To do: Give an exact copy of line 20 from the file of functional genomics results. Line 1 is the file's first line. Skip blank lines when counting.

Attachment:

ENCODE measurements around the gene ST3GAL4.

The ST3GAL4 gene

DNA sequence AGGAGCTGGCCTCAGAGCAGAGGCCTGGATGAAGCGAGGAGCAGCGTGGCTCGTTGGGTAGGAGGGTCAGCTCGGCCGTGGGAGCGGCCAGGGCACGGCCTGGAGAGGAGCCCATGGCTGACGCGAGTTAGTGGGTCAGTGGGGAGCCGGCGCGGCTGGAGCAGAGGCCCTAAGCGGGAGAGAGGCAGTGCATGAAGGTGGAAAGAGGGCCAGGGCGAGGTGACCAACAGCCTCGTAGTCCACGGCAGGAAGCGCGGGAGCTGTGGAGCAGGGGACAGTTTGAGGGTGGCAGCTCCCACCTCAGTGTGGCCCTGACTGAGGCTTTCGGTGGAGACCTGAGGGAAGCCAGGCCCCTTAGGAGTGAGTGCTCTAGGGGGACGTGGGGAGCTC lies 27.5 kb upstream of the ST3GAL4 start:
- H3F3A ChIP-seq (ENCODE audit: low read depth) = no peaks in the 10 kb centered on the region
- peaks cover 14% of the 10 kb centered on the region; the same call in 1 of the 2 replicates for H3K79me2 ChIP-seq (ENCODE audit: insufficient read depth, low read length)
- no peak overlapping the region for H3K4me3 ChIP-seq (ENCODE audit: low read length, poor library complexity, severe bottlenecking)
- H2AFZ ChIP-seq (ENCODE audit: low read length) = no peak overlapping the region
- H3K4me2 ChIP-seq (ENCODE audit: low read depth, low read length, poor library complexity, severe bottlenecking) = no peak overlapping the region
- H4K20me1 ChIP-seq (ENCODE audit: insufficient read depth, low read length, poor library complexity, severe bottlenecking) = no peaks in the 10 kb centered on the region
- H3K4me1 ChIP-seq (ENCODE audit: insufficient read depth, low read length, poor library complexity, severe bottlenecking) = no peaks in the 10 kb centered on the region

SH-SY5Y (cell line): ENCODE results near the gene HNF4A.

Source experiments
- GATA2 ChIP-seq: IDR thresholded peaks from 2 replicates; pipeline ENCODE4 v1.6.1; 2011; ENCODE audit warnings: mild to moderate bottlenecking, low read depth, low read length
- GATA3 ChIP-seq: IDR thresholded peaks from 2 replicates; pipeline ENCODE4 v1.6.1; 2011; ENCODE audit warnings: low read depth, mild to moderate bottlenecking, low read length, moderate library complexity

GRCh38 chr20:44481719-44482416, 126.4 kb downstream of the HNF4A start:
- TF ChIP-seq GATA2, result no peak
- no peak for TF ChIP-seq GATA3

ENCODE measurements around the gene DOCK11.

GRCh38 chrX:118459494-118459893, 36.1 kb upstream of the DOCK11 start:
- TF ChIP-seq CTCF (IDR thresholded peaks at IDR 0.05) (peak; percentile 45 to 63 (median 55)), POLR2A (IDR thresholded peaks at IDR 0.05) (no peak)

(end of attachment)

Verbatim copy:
- TF ChIP-seq CTCF (IDR thresholded peaks at IDR 0.05) (peak; percentile 45 to 63 (median 55)), POLR2A (IDR thresholded peaks at IDR 0.05) (no peak)